Duterte says POGOs ‘clean,’ but AMLC warns of dirty money

Ralf Rivas
Duterte says POGOs ‘clean,’ but AMLC warns of dirty money


The Anti-Money Laundering Council flags the lack of transparency and low level of awareness of rules in the online gaming industry

MANILA, Philippines – President Rodrigo Duterte has repeatedly downplayed the alleged crime links of Philippine offshore gaming operators (POGOs), but a study by the Anti-Money Laundering Council (AMLC) paints a different picture.

“Under my oath of office as President of the Republic, as elected by you, ‘yang POGO na ‘yan, malinis ‘yan (those POGOs are clean). Laro lang ‘yan para sa kabila (It’s just a game for the other side), but it employs something like 20,000 in Manila,” Duterte said in a speech on Tuesday, March 10.

However, AMLC found an “increasing level of threat” of dirty money flowing in and out of POGOs.

From 2017 to 2018, the gaming sector raked in P216.5 billion. Of this figure, 2.5% or P4.3 billion came from internet-based casinos. (READ: Online gambling: Good for whose business?)

AMLC’s sectoral risk assessment covered 59 POGOs licensed under the Philippine Amusement and Gaming Corporation (Pagcor) and their 218 service providers (SPs); 3 gaming laboratories; and the Cagayan Special Economic Zone’s 24 interactive gaming licensees and 18 interactive gaming support service providers.

While AMLC was attempting to conduct on-site compliance checking of POGOs, it encountered the following problems:

Address problems. Offices of the POGOs, local gaming agents, and authorized representatives do not exist in the registered addresses provided by Pagcor. Their SPs, however, are operating in those addresses.

“It must be noted that SPs are distinct from POGOs. SPs are those who offer services, such as gaming software, content streaming, and other components of gaming operations, to qualified POGOs,” AMLC said.

No representatives. There are no actual local agents and/or authorized representatives in the Philippines.

“A foreign-based operator is required to appoint a local gaming agent, who will represent the said foreign-based operator in the Philippines. In turn, these local agents or authorized representatives are obligated to complete the documentary requirements during application for gaming operations,” AMLC said.

Compliance officers of the POGOs could not be located and contacted at the given addresses. AMLC said the SPs were also unaware of the existence of these compliance officers.

Low level of awareness of rules. AMLC concluded that the industry has a low level of awareness of Anti-Money Laundering and Counterterrorism Financing Rules.

AMLC said POGOs are a “lesser threat” compared to their SPs, since they are supervised by Pagcor. SPs are “merely accredited and not licensed by Pagcor.”

Unregulated or unsupervised SPs. AMLC said that as not all SPs are within the realm of supervision, they are prone to abuse and exploitation by criminal organizations. 

“In 2019, local authorities shut down around 200 Internet-based casinos and SPs, illegally servicing online gaming operations,” AMLC said.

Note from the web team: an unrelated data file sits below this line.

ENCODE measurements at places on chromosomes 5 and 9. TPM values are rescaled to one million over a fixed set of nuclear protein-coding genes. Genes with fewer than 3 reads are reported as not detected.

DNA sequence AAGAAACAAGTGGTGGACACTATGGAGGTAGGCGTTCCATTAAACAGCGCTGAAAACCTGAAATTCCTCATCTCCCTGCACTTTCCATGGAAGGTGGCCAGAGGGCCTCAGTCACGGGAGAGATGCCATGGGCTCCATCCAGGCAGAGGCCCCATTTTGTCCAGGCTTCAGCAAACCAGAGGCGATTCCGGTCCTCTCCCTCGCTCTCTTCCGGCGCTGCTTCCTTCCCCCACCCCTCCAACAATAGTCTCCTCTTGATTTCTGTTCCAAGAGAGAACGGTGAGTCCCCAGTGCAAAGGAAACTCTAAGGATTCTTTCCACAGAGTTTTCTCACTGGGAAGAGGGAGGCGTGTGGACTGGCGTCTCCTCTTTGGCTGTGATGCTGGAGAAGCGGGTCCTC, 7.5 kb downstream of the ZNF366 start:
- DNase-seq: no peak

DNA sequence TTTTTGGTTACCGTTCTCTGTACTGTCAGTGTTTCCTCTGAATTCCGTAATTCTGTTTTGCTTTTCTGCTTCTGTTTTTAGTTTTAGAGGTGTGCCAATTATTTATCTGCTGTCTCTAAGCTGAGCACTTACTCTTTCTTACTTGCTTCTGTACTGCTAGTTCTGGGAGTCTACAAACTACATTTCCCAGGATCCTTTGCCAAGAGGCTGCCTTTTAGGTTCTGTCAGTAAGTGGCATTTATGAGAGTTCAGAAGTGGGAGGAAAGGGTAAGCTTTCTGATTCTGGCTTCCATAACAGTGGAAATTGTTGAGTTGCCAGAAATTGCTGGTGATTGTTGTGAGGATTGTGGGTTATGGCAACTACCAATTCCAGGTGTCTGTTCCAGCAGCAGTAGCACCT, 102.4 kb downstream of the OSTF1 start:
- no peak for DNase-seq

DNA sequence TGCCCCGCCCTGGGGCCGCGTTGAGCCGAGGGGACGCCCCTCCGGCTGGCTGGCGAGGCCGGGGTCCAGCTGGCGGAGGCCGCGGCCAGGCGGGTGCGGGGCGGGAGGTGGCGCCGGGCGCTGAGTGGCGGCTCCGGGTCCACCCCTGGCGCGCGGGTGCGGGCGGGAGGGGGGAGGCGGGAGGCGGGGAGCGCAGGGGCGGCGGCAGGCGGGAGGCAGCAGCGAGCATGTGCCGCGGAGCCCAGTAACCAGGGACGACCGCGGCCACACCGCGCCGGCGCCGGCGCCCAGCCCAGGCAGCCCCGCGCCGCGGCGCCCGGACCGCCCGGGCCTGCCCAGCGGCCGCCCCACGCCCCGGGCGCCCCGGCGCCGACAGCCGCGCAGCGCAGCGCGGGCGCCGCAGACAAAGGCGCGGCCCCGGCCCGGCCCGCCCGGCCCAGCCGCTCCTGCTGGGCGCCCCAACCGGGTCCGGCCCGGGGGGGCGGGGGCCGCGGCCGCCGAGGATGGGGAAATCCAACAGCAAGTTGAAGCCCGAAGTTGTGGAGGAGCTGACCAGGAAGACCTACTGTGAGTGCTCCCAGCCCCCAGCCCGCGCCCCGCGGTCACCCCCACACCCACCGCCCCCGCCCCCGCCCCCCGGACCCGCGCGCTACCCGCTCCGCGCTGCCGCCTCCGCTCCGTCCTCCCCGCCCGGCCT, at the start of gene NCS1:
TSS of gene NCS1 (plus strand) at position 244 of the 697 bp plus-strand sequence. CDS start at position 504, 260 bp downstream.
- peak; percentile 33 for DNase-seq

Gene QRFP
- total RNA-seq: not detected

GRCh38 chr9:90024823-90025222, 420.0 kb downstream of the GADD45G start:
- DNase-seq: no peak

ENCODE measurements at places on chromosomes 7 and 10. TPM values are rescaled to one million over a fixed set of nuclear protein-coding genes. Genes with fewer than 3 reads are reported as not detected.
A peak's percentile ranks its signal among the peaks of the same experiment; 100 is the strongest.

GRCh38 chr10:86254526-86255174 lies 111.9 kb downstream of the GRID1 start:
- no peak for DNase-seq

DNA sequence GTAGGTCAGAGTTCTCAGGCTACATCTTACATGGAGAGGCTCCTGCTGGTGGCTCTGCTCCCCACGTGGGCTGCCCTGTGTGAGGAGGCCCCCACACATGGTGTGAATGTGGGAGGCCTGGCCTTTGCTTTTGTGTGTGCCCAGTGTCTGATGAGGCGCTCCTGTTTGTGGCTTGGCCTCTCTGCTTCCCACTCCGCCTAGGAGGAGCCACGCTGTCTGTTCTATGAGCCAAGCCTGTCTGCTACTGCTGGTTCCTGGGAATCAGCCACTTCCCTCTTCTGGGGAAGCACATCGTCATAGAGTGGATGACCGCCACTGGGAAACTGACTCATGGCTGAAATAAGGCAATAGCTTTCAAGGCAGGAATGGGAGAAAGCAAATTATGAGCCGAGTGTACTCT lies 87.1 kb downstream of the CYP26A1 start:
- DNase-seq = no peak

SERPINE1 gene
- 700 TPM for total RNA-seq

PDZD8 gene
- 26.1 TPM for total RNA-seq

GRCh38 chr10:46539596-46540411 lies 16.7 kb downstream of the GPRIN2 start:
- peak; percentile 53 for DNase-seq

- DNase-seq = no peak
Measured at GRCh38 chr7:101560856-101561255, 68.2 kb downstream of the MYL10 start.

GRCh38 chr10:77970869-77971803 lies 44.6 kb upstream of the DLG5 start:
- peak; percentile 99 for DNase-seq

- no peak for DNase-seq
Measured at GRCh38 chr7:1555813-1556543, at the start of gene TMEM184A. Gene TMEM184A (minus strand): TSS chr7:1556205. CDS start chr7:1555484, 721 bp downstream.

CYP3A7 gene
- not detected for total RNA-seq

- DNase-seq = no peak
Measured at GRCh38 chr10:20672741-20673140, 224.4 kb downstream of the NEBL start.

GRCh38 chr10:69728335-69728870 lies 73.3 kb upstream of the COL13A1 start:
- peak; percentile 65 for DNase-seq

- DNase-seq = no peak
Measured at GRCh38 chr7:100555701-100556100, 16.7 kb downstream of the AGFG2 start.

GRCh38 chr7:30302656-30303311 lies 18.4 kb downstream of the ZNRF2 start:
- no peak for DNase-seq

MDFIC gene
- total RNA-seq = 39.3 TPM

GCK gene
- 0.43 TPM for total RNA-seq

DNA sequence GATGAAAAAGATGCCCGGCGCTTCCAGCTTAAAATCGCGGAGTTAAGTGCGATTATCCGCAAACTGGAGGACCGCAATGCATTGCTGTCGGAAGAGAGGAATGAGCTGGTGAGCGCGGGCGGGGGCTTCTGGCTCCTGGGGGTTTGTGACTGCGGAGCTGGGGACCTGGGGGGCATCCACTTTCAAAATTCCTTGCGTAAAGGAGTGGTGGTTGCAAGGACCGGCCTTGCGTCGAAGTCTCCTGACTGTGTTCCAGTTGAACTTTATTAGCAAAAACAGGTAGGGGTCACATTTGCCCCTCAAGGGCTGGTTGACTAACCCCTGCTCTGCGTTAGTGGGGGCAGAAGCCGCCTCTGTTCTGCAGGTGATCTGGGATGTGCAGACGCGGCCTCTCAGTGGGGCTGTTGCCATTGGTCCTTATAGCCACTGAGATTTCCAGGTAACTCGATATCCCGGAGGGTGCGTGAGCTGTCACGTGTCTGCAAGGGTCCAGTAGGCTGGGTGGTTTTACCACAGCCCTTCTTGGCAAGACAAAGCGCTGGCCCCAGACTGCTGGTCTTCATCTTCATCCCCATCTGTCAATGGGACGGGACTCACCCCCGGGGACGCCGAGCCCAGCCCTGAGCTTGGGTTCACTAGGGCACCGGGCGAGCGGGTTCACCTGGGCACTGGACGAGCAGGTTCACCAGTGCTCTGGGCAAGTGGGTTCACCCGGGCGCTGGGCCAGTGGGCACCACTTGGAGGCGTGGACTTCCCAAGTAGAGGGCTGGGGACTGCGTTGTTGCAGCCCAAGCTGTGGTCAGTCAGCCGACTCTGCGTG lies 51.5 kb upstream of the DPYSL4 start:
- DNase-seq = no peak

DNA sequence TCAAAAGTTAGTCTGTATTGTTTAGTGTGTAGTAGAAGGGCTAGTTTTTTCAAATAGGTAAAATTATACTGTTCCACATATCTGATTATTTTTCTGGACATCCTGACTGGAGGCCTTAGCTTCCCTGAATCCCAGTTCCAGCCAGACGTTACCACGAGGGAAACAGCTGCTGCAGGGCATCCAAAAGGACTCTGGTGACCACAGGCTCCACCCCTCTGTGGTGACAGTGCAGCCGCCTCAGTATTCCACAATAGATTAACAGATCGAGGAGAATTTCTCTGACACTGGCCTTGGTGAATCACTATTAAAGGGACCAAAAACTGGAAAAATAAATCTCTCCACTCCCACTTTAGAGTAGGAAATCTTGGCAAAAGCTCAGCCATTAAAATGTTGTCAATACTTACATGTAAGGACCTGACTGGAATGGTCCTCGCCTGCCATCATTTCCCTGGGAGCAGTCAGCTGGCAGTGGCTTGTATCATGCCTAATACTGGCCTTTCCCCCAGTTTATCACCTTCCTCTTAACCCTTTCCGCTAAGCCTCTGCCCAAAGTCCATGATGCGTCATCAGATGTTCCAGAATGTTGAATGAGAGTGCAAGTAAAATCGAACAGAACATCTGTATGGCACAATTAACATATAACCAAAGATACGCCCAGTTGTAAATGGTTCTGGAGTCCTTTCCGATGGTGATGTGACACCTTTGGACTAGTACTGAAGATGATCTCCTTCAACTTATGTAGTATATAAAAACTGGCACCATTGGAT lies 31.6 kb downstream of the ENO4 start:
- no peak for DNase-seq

“In the same year, the local government also ceased the operations of one of the largest SPs for internet-based casinos. The said SP was allegedly linked to an individual and entity subject of an [anti-money laundering] investigation in relation to the Bangladesh Bank heist,” it added.

High level of anonymity. AMLC said that since gaming accounts are not closely regulated by POGOs, accounts may be used for money laundering and other fraudulent activities.

Duterte on POGOs

Despite the red flags found by AMLC, Duterte defended POGOs for their economic contributions.

“Why? Because it gives us P2 billion a month. Kaya sabi ko para muna (That’s why I said let’s pause first),” Duterte said, referring to criticism against POGOs.

Presidential Spokesperson Salvador Panelo even asserted that the income from POGOs can be used to fund efforts to contain the novel coronavirus. (READ: Panelo defends Duterte’s decision to keep POGOs running: ‘Hindi naman masama’)

On Monday, March 9, Duterte also claimed “every centavo” from POGOs is “accounted for.” This remark is inaccurate. (READ: [ANALYSIS] Duterte and the POGO dilemma)

The Department of Finance has already slammed POGOs for failing to pay over P50 billion in taxes.

In 2019, the Bureau of Internal Revenue (BIR) was able to collect P6.4 billion in taxes, 169% higher than the P2.4 billion collected in 2018. However, the bureau aimed to collect P2 billion from these companies a month.

Duterte has defended the industry, even though government agencies cannot agree on basic data about it.

The BIR estimates there are around 103,000 foreign workers in the POGO industry, but the Department of Labor and Employment counted only over 86,000. Meanwhile, Pagcor said there are more than 93,000 workers.

Industry estimates, however, pegged the number of workers at as high as 470,000. – Rappler.com

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Ralf Rivas

A sociologist by heart, a journalist by profession. Ralf is Rappler's business reporter, covering macroeconomy, government finance, companies, and agriculture.